While the law seeks to strike a balance between privacy and public good, it vests too much power in the govt
The Personal Data Protection Bill, 2019 is on its way to becoming one of the first comprehensive pieces of legislation on data in the world. It aims to protect the fundamental right of privacy of citizens against excesses by both the State as well as private entities, including the powerful Big Tech companies like Google and Amazon and social media intermediaries such as Facebook, Twitter, etc.
The report by the Committee of Experts, under the chairmanship of Justice Srikrishna, based on which the Government of India drafted the Bill, titled ‘A Free and Fair Digital Economy — Protecting Privacy and Empowering Indians’. The Committee’s report laid emphasis on providing equal importance to both the aims of the Bill, as is evident from the title and approach by the Committee.
An extract from the report summarises its approach: “(..) any regime that is serious about safeguarding personal data of the individual must aspire to the common public good of both a free and fair digital economy.”
Free and fair digital economy
The transformative objective of the Bill is also articulated in its Preamble, which states that “it is necessary to create a collective culture that fosters a free and fair digital economy, respecting the informational privacy of individuals, and ensuring empowerment, progress and innovation through digital governance and inclusion .” Basically, the Committee and the Bill rightly realised the value of data in oiling the economy if used responsibly and purposefully.
Public good is often seen as a competing interest to the individual’s right to privacy. A false trade-off between public interests of economic growth and data protection has often led a few cities to advocate for a narrow approach to the PDP Bill. However, practically, fundamental rights of individuals often go on to increase public goods.
This has found recognition in the Srikrishna Committee Report and the PDP Bill, where the individual is not treated as an atomised unit standing apart from the collective, but a part of it and their interests are inextricably linked. Rights to citizens empower the citizenry as a whole. Both the protection of personal data and facilitation of the growth of the digital economy serve a common constitutional objective of a free and fair digital economy.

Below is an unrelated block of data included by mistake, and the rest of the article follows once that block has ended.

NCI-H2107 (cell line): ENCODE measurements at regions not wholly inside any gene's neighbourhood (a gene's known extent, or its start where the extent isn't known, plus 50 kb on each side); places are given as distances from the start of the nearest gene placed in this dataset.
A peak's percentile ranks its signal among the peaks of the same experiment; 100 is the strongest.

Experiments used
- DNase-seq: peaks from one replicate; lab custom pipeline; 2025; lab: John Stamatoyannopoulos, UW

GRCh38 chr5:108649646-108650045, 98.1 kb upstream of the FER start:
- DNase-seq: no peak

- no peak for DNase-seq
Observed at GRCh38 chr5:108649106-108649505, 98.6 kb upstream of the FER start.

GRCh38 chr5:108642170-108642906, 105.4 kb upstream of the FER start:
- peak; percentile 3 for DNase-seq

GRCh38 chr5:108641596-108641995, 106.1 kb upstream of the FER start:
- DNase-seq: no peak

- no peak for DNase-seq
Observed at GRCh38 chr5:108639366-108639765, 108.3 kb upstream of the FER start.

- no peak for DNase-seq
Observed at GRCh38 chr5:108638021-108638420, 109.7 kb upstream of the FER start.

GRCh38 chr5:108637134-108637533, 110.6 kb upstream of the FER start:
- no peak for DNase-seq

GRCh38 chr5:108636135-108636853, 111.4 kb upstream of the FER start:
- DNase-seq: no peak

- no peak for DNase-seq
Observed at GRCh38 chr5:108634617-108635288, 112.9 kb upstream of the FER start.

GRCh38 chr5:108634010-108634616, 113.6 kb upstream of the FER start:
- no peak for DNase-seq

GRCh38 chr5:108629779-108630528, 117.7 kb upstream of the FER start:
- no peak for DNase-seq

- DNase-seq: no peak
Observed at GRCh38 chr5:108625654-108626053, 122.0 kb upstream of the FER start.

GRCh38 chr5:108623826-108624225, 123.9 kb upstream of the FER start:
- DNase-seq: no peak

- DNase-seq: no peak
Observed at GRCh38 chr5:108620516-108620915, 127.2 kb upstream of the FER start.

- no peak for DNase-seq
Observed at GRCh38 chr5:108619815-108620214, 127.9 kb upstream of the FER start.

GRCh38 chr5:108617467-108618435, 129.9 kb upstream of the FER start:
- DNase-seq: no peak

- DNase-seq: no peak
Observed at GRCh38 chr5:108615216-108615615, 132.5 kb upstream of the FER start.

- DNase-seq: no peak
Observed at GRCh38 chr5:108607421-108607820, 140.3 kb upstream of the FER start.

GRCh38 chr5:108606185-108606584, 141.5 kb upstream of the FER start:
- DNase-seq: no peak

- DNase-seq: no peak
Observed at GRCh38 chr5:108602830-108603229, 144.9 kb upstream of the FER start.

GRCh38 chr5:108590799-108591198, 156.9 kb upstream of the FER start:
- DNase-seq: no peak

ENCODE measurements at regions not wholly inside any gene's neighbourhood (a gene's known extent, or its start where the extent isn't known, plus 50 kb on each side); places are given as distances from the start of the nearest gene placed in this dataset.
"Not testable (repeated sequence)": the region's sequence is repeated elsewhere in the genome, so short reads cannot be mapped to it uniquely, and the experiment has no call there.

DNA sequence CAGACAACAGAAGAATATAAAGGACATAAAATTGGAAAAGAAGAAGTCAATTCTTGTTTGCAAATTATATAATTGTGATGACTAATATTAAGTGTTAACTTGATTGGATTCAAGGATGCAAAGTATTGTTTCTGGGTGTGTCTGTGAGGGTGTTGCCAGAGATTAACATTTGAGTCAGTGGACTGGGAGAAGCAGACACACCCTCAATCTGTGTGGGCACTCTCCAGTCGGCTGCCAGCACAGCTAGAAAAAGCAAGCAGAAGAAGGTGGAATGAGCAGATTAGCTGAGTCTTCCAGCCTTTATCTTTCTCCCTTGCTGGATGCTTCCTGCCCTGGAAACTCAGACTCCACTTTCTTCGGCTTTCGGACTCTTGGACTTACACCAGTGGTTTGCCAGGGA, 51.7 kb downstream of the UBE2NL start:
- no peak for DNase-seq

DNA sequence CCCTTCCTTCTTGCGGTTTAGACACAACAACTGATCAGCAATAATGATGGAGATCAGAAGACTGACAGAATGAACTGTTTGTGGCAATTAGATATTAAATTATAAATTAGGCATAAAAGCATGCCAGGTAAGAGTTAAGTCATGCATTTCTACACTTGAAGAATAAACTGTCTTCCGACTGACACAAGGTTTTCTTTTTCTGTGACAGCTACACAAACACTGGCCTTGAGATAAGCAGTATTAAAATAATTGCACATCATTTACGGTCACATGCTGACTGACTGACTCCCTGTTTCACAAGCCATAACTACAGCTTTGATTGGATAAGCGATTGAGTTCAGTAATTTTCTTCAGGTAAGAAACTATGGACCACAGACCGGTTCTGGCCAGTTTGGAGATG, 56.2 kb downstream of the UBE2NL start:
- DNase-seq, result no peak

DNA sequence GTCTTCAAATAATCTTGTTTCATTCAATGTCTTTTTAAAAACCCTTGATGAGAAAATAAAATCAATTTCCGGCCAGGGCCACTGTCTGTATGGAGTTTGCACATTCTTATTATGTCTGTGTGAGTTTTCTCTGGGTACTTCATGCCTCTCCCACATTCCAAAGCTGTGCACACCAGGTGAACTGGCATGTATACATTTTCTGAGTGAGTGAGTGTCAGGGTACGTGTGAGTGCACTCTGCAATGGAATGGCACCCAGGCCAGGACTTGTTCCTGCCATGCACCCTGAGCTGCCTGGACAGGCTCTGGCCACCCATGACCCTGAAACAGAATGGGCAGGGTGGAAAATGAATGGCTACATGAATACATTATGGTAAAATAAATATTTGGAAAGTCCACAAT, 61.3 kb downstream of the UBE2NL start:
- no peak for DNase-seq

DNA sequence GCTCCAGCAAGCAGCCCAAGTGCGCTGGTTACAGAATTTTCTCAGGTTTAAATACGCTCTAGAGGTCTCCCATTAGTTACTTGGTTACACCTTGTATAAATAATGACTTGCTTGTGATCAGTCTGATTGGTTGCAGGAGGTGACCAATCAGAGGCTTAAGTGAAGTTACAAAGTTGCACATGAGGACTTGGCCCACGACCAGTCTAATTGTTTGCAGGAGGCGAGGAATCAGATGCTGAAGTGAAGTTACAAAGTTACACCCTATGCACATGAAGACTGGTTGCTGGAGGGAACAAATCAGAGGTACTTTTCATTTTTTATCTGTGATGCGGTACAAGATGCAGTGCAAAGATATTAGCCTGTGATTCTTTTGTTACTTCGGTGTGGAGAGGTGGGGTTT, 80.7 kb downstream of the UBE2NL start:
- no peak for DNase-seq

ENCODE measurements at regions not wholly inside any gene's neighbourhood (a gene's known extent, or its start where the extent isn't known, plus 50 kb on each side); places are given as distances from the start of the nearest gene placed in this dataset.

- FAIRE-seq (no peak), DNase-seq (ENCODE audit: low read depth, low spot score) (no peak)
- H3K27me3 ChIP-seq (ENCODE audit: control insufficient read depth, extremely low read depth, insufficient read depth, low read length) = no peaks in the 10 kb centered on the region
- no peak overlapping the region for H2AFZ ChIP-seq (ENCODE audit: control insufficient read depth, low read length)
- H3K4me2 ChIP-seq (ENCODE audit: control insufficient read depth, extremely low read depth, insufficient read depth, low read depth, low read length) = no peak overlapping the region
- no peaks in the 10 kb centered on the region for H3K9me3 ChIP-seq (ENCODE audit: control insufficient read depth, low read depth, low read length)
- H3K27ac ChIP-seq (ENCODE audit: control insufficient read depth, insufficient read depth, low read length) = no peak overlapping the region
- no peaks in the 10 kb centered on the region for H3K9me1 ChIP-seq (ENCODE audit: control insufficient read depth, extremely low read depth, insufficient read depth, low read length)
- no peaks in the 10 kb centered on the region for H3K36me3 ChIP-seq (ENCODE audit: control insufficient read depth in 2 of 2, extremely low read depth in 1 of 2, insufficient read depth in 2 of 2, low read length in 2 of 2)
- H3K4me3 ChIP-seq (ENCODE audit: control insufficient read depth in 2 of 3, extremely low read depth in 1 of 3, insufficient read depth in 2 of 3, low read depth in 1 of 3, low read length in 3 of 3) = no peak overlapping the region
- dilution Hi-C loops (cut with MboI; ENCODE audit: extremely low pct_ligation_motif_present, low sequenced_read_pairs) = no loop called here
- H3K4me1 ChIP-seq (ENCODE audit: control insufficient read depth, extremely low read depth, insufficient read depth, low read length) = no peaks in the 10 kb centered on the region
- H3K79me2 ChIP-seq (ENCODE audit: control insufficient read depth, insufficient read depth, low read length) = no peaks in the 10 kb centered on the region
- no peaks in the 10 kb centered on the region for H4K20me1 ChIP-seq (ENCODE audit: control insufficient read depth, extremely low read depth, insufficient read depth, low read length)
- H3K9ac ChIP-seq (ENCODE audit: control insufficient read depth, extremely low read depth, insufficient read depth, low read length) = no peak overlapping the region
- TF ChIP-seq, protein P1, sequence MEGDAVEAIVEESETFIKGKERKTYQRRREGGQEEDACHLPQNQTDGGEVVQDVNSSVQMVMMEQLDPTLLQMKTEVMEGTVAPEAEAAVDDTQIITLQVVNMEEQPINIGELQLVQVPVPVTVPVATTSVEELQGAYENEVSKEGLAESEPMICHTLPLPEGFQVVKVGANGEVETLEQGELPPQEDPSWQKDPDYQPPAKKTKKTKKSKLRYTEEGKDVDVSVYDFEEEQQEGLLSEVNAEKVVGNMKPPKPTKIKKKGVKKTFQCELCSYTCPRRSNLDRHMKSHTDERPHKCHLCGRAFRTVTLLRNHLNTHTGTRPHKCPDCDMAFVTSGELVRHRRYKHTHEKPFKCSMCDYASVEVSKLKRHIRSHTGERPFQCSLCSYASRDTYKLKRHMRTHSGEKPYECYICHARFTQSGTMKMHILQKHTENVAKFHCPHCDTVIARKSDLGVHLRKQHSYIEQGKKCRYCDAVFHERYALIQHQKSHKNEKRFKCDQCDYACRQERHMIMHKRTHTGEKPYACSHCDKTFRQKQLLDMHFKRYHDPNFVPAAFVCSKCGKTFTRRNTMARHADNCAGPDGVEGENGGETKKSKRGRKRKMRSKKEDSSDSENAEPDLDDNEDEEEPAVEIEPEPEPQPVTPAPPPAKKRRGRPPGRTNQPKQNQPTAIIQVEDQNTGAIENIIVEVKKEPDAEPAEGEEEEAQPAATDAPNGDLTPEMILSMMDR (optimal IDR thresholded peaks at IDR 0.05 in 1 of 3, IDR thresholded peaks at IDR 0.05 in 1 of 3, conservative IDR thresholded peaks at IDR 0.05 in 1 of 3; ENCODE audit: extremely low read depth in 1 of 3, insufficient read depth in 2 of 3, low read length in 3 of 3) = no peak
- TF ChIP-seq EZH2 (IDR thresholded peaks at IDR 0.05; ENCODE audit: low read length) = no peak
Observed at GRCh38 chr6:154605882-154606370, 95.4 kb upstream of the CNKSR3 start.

As the report of the Committee notes, “such an economy (free and fair) envisages a polity where the individual is autonomously deciding what to do with her personal data, entities are responsibly sharing such data and everyone is using data, which has immense potential for empowerment, in a manner that promotes overall welfare.”
In furtherance of promoting this notion of common public good, the PDP Bill allows certain exemptions for data fiduciaries to share and use personal data of individuals in a manner that furthers the common public good.
First, in case of public health emergencies such as epidemics or disaster management measures, personal data can be processed and collected without consent of the data principal. The right to health of community over that of individual’s informational privacy is given deference in the Bill.
Second, data collected for recruitment or termination of employment of a data principal by the data fiduciary is exempted from consent. This enables corporates and start-ups from being saddled with prohibitive costs of storage, maintenance and regulation, thereby facilitating ease of doing business.
Third, the Bill creates research exemptions, i.e., it exempts data used for archiving, research and statistical purpose from the full force of its provisions.
Fourth, for encouraging innovation in artificial intelligence, machine-learning or any other emerging technology in public interest, the Bill has provisions for creating regulatory sandboxes.
Regulatory sandboxes permit limited regulatory exemptions so that companies can carry out tests and experiments without being overburdened with prohibitive initial compliance costs.
Fifth, the Bill also has exemptions for journalistic purposes subject, however, to compliance with any code of ethics issued by the Press Council of India or by any media self-regulatory organisation.
Sixth, manual data processing by small entities are largely exempted from provisions of the Bill to protect small and medium sector enterprises from undue hardships of compliance.
Seventh, the Bill allows exemptions to collection and processing of personal data for legal proceedings, prosecution and investigations.
Lastly, the Bill enables the Central Government to be free to use anonymised or non-personal data for better targeting of public services and for formulation of evidence-based policies.
The way forward
Even though the Bill has taken strident steps towards achieving a free and fair digital economy, some issues remain unresolved. Blanket power to the Central Government to exempt itself or its agencies from any of the provisions of the Bill by way of an executive order needs a relook.
Similarly, the independence of the Data Protection Authority and adjudicatory authorities under the Bill are issues which require a deeper engagement. There is also over centralisation of powers into the Central Government, leading to stress in co-operative federalism. Further, there is an urgent need for a robust consent framework. Given the lack of digital awareness and literacy in India, one cannot presume that the consent given by citizens will be free and informed.
A truly transformative data protection regime in India must be one that empowers citizens and also limits governments’ misuse of powers. Only with such a robust framework, India can confidently move towards the goal of becoming a leader in building a strong and robust digital economy.
Patnaik, a former CAG bureaucrat, is a Rajya Sabha MP from Odisha. Pratap is a practising advocate. Views are personal